King v. Thackers, Inc., 207 N.C. 869 (1935)

Jan. 28, 1935 · Supreme Court of North Carolina
207 N.C. 869


(Filed 28 January, 1935.)

Appeal by plaintiff from Devin, J., at July Special Term, 1934, of MecKleNBUeg.


This is an action to recover damages for personal injuries suffered by the plaintiff and caused by the negligence of the defendant, as alleged in the complaint.

In its answer the defendant denies the allegations of negligence in the complaint, and in further defense of plaintiff’s recovery pleads her contributory negligence.

At the close of the evidence for the plaintiff, on motion of the defendant, the action was dismissed by judgment as of nonsuit. The plaintiff appealed to the Supreme Court.

J. Louis Garter for plaintiff.

Balph V. Kidd for defendant.

Pee Oubjam.

On 10 May, 1932, the plaintiff was in a restaurant in the city of Charlotte, which was owned and operated by the defendant. She left the dining-room, where she had met a friend for dinner, and started to the rest room to wash her hands. While she was walking through the kitchen on her way to the rest room she slipped and fell, thereby injuring her arm. She testified that she was walking carefully. She said: “I noticed something on the floor. It was as slick as it could be. My feet flew from under me and I fell. I could not get up. Someone picked me up. Corn meal was on the floor — in heavy and light places. I was completely covered with corn meal when they picked me up. I noticed it at first, but did not notice what it was, but the floor was slick. Corn meal makes a floor slick.”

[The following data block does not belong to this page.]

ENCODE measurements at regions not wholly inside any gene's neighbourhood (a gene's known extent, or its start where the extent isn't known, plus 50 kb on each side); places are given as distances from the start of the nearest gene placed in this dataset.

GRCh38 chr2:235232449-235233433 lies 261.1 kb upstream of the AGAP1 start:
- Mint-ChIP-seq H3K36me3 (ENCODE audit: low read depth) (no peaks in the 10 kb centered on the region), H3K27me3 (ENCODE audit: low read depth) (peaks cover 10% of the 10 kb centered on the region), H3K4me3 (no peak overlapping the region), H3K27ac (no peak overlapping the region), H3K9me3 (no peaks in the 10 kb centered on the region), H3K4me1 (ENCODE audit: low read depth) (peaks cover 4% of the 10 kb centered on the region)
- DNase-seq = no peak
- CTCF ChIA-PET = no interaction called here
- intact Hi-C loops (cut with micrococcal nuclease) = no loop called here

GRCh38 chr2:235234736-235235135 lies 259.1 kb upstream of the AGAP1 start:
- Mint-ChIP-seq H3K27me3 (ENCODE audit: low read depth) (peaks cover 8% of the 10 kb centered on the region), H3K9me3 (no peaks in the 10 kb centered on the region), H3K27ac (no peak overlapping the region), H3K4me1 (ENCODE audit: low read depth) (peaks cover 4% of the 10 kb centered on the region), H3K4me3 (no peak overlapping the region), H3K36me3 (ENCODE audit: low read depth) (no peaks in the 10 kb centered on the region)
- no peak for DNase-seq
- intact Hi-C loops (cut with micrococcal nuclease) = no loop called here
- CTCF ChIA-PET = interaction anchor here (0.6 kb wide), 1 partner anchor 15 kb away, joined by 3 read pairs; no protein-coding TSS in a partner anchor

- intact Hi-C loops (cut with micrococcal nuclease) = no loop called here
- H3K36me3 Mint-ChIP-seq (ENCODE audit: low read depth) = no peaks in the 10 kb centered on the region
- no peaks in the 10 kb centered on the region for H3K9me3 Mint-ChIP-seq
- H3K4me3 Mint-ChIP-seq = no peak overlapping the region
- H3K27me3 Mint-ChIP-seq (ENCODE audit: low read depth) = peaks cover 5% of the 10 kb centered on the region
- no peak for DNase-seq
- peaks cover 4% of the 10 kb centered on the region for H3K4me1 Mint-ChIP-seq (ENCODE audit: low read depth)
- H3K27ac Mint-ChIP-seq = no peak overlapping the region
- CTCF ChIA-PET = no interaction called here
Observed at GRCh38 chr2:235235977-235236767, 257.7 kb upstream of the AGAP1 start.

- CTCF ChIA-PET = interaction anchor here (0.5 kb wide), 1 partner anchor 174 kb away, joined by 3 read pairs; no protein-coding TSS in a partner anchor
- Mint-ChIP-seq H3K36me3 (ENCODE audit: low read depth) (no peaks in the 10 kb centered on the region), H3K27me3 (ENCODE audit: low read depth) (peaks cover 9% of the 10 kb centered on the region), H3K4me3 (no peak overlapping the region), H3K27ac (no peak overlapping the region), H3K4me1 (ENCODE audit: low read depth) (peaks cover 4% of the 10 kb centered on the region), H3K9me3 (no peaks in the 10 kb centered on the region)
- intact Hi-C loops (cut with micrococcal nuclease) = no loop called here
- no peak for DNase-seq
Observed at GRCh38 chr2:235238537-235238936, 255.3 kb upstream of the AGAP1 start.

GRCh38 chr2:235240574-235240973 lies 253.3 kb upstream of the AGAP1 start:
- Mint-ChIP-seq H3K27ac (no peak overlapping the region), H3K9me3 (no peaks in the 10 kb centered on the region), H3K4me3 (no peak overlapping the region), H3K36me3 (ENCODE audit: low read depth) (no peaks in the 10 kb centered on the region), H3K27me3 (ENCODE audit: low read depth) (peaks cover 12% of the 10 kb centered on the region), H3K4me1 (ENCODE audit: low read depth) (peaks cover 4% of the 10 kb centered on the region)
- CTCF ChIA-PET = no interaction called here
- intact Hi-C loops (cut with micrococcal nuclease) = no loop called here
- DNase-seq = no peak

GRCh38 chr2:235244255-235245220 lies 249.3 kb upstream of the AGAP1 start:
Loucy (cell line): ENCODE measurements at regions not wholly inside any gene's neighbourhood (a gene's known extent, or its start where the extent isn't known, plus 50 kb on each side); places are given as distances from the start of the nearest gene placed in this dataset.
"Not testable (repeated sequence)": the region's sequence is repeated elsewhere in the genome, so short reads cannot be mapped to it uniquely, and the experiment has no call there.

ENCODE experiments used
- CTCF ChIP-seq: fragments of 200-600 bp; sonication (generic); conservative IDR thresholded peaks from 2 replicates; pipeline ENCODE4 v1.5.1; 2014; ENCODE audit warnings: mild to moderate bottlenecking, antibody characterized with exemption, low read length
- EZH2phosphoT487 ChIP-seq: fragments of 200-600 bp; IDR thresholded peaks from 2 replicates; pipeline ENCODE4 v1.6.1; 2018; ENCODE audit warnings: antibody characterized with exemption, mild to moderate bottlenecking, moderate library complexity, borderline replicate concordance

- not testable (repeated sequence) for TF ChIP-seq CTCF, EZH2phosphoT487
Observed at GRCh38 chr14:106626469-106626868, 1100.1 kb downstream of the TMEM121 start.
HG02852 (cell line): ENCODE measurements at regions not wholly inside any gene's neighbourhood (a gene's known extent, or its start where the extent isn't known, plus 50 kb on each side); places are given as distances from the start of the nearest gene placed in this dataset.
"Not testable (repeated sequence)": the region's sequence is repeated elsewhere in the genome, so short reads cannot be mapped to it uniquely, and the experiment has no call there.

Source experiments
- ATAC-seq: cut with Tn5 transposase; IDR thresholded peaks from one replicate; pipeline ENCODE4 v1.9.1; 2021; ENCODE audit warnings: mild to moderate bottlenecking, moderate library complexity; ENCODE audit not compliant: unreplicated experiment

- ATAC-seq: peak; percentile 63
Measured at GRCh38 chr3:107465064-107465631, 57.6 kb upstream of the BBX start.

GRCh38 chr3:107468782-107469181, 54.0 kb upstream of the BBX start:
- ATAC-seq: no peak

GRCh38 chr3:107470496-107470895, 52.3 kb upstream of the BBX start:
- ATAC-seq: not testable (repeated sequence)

*870There was no evidence tending to show why the corn meal was on the floor in the kitchen, or how long it had been there, but conceding that there was evidence tending to show negligence on the part of the defendant, as alleged in the complaint (Bowden v. Kress, 198 N. C., 559, 152 S. E., 625, and Parker v. Tea Co., 201 N. C., 691, 161 S. E., 209), we are of opinion that all the evidence shows that the plaintiff by her own negligence contributed to her injuries. Clark v. Drug Co., 204 N. C., 628, 169 S. E., 217; Davis v. Jeffreys, 197 N. C., 712, 150 S. E., 488. For this reason there is no error in the judgment dismissing the action as of nonsuit.